This COVID-19 patient just had the world’s first living donor lung transplant
Doctors in Japan said they performed the world’s first living transplant for lungs to a coronavirus patient
- The woman’s lungs were so severely damaged that she needed lung tissue from her husband and son, according to CNN.
- Kyoto University Hospital said the surgery lasted for 11 hours. A medical team of 30 people performed the surgery.
According to CNN, some people around the world have had lung transplants as they recovered from COVID-19. But, according to Kyoto hospital, this was the first time that lung tissue from a living person was given to someone who suffered from the novel coronavirus.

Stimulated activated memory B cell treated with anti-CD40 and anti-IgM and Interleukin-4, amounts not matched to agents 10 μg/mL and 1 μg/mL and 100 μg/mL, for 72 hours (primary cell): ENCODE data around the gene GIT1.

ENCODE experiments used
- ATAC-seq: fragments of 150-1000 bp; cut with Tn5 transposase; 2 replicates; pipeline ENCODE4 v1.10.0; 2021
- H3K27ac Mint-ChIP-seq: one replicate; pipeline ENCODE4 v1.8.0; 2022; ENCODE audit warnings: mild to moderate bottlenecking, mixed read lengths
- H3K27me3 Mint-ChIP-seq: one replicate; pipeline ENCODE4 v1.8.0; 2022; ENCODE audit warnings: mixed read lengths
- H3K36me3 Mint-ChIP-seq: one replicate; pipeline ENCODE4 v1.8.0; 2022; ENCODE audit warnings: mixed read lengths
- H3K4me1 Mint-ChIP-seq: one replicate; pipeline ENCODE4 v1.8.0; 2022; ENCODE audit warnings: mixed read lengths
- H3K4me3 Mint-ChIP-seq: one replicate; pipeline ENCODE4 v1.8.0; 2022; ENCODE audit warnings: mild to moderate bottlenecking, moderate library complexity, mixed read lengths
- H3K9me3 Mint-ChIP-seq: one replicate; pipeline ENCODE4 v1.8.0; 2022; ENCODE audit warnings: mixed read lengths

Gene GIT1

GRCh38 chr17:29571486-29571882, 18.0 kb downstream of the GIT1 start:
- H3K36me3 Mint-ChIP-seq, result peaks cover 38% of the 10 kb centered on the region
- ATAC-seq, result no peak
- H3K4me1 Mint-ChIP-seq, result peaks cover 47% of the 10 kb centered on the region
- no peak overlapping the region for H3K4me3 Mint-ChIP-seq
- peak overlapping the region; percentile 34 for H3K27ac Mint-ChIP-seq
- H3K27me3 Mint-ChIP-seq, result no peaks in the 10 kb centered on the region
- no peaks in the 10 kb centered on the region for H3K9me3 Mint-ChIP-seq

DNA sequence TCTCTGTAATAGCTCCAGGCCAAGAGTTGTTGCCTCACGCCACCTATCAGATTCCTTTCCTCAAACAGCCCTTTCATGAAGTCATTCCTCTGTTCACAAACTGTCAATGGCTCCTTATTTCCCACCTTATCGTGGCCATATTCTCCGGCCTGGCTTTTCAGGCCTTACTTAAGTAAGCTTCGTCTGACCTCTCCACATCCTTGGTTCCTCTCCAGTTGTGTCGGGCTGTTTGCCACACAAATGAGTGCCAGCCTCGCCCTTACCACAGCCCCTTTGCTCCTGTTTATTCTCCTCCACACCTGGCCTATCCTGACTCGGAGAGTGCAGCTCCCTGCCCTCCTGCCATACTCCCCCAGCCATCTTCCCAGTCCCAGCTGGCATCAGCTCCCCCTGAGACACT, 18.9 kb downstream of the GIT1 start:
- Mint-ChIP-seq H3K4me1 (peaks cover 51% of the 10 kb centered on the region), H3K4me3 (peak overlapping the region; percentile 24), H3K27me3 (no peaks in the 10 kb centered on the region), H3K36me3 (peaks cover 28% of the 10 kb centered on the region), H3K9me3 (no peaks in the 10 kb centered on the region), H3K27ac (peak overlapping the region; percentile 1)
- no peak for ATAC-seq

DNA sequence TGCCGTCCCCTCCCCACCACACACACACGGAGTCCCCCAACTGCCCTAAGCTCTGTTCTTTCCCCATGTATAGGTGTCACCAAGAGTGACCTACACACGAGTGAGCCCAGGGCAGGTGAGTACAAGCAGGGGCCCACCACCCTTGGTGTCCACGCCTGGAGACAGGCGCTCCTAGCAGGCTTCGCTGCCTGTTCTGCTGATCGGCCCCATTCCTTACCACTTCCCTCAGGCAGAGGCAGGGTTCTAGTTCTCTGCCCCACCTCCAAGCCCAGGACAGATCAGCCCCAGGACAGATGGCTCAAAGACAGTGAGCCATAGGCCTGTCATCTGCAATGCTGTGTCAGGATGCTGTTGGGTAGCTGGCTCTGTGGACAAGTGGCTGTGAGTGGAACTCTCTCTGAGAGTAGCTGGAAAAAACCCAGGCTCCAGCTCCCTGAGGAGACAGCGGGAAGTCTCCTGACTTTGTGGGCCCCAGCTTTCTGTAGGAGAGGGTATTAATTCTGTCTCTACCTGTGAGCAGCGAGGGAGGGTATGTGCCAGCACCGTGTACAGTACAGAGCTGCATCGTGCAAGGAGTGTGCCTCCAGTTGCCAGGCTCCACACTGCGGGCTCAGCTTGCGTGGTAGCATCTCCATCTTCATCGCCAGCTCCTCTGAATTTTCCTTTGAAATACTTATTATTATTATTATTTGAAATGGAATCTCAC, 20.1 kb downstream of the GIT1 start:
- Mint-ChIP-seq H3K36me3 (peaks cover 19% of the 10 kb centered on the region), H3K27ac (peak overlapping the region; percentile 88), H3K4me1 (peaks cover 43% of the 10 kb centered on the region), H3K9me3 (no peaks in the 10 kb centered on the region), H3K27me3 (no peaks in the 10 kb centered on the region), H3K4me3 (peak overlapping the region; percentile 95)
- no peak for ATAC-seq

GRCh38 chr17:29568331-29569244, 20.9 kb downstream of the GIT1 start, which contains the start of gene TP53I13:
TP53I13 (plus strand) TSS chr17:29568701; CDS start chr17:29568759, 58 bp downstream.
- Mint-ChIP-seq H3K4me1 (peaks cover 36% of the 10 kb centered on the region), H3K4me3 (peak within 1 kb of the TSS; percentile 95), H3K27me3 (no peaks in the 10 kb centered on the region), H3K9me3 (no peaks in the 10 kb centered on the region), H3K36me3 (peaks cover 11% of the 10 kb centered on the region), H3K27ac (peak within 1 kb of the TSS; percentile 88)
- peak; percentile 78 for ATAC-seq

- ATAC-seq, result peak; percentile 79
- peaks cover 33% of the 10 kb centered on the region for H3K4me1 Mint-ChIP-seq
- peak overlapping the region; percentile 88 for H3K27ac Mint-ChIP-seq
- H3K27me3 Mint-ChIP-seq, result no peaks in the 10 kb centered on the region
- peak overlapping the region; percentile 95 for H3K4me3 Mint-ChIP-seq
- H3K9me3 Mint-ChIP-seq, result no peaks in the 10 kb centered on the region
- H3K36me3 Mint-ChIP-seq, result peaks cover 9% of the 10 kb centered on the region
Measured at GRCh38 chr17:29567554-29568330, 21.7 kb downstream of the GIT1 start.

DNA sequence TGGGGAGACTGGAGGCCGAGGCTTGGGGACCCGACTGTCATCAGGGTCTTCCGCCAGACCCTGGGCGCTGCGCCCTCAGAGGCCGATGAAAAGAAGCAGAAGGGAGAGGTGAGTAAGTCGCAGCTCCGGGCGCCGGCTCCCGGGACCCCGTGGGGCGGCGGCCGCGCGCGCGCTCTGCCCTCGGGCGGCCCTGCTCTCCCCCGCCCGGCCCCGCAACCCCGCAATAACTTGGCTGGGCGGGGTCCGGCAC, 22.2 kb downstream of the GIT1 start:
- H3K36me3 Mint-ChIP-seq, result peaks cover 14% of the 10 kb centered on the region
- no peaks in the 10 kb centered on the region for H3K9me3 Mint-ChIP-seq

The woman didn’t have any preexisting conditions. Her health “deteriorated rapidly soon after becoming infected,” according to The Washington Post. Per Kyodo News, doctors didn’t think the woman could survive without a lung transplant. Her husband and son decided to donate parts of their lungs to save the woman.
Hiroshi Date, a thoracic surgeon who led the operation, told Kyodo News the treatment could be a big deal moving forward.
- “I think there is a lot of hope for this treatment in the sense that it creates a new option.”
Date said this could help other people besides COVID-19 patients.
- “We demonstrated that we now have an option of lung transplants,” he said, according to The Washington Post.